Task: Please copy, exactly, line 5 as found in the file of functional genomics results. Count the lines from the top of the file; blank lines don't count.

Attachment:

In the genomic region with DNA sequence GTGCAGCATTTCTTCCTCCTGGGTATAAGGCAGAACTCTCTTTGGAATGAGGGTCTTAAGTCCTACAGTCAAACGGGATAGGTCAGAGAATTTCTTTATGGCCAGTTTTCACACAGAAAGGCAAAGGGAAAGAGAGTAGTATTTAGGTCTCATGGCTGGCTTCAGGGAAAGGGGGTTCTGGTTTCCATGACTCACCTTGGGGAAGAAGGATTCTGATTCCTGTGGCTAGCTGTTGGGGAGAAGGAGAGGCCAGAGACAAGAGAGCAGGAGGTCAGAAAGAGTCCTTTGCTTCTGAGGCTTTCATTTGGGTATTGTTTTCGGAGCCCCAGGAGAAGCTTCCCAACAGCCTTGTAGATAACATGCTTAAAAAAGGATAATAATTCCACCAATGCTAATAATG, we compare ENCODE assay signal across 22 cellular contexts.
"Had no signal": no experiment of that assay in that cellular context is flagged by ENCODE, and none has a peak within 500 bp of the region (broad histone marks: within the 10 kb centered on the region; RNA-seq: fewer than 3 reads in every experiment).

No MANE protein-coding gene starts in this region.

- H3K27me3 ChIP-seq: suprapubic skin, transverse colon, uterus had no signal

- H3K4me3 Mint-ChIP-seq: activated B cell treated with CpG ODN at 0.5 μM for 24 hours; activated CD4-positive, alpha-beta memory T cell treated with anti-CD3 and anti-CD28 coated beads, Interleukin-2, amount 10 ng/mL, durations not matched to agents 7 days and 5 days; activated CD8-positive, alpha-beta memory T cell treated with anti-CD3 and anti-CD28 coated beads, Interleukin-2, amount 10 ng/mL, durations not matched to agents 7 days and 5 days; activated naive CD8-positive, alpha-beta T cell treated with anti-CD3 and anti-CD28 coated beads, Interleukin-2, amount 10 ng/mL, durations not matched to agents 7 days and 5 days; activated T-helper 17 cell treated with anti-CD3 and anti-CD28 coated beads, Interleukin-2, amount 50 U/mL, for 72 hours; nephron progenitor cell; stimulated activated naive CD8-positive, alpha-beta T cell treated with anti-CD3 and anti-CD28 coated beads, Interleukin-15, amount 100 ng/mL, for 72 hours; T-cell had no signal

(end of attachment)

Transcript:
- H3K4me3 Mint-ChIP-seq: activated B cell treated with CpG ODN at 0.5 μM for 24 hours; activated CD4-positive, alpha-beta memory T cell treated with anti-CD3 and anti-CD28 coated beads, Interleukin-2, amount 10 ng/mL, durations not matched to agents 7 days and 5 days; activated CD8-positive, alpha-beta memory T cell treated with anti-CD3 and anti-CD28 coated beads, Interleukin-2, amount 10 ng/mL, durations not matched to agents 7 days and 5 days; activated naive CD8-positive, alpha-beta T cell treated with anti-CD3 and anti-CD28 coated beads, Interleukin-2, amount 10 ng/mL, durations not matched to agents 7 days and 5 days; activated T-helper 17 cell treated with anti-CD3 and anti-CD28 coated beads, Interleukin-2, amount 50 U/mL, for 72 hours; nephron progenitor cell; stimulated activated naive CD8-positive, alpha-beta T cell treated with anti-CD3 and anti-CD28 coated beads, Interleukin-15, amount 100 ng/mL, for 72 hours; T-cell had no signal